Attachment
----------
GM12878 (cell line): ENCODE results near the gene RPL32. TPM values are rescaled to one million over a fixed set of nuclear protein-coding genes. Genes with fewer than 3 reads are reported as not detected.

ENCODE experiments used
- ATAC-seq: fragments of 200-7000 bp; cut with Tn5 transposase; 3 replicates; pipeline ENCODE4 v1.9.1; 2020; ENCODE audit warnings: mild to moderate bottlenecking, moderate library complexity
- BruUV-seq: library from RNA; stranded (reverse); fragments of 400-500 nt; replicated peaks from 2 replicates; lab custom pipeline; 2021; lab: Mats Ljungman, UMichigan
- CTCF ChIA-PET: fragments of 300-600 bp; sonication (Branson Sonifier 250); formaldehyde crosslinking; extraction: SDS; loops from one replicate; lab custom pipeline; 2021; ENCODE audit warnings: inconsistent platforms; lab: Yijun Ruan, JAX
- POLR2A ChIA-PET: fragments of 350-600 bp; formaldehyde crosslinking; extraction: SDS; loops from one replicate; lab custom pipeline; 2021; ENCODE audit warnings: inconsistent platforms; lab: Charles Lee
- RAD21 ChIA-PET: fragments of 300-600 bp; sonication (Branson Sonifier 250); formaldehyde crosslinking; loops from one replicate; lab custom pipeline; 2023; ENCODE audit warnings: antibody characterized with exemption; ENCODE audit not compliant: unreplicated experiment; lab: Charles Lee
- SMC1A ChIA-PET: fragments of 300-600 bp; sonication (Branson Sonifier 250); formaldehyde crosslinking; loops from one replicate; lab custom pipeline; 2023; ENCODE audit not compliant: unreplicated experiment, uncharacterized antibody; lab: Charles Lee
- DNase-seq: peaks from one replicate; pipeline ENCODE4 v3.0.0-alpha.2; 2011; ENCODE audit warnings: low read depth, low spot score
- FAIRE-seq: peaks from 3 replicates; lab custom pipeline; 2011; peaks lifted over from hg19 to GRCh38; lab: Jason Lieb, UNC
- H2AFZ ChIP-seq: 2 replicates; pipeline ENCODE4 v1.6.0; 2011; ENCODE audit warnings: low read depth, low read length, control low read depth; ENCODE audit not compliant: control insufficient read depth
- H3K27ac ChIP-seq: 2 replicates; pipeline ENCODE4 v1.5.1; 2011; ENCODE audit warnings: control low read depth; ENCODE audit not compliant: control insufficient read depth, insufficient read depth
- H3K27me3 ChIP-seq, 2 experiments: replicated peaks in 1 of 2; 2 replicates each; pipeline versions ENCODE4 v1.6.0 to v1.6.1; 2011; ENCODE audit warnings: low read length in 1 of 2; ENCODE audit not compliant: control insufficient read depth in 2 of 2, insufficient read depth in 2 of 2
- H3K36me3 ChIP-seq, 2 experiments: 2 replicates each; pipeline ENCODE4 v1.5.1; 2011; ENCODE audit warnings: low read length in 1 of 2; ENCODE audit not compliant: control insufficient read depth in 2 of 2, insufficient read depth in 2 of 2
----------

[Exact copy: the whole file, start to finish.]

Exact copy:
GM12878 (cell line): ENCODE results near the gene RPL32. TPM values are rescaled to one million over a fixed set of nuclear protein-coding genes. Genes with fewer than 3 reads are reported as not detected.

ENCODE experiments used
- ATAC-seq: fragments of 200-7000 bp; cut with Tn5 transposase; 3 replicates; pipeline ENCODE4 v1.9.1; 2020; ENCODE audit warnings: mild to moderate bottlenecking, moderate library complexity
- BruUV-seq: library from RNA; stranded (reverse); fragments of 400-500 nt; replicated peaks from 2 replicates; lab custom pipeline; 2021; lab: Mats Ljungman, UMichigan
- CTCF ChIA-PET: fragments of 300-600 bp; sonication (Branson Sonifier 250); formaldehyde crosslinking; extraction: SDS; loops from one replicate; lab custom pipeline; 2021; ENCODE audit warnings: inconsistent platforms; lab: Yijun Ruan, JAX
- POLR2A ChIA-PET: fragments of 350-600 bp; formaldehyde crosslinking; extraction: SDS; loops from one replicate; lab custom pipeline; 2021; ENCODE audit warnings: inconsistent platforms; lab: Charles Lee
- RAD21 ChIA-PET: fragments of 300-600 bp; sonication (Branson Sonifier 250); formaldehyde crosslinking; loops from one replicate; lab custom pipeline; 2023; ENCODE audit warnings: antibody characterized with exemption; ENCODE audit not compliant: unreplicated experiment; lab: Charles Lee
- SMC1A ChIA-PET: fragments of 300-600 bp; sonication (Branson Sonifier 250); formaldehyde crosslinking; loops from one replicate; lab custom pipeline; 2023; ENCODE audit not compliant: unreplicated experiment, uncharacterized antibody; lab: Charles Lee
- DNase-seq: peaks from one replicate; pipeline ENCODE4 v3.0.0-alpha.2; 2011; ENCODE audit warnings: low read depth, low spot score
- FAIRE-seq: peaks from 3 replicates; lab custom pipeline; 2011; peaks lifted over from hg19 to GRCh38; lab: Jason Lieb, UNC
- H2AFZ ChIP-seq: 2 replicates; pipeline ENCODE4 v1.6.0; 2011; ENCODE audit warnings: low read depth, low read length, control low read depth; ENCODE audit not compliant: control insufficient read depth
- H3K27ac ChIP-seq: 2 replicates; pipeline ENCODE4 v1.5.1; 2011; ENCODE audit warnings: control low read depth; ENCODE audit not compliant: control insufficient read depth, insufficient read depth
- H3K27me3 ChIP-seq, 2 experiments: replicated peaks in 1 of 2; 2 replicates each; pipeline versions ENCODE4 v1.6.0 to v1.6.1; 2011; ENCODE audit warnings: low read length in 1 of 2; ENCODE audit not compliant: control insufficient read depth in 2 of 2, insufficient read depth in 2 of 2
- H3K36me3 ChIP-seq, 2 experiments: 2 replicates each; pipeline ENCODE4 v1.5.1; 2011; ENCODE audit warnings: low read length in 1 of 2; ENCODE audit not compliant: control insufficient read depth in 2 of 2, insufficient read depth in 2 of 2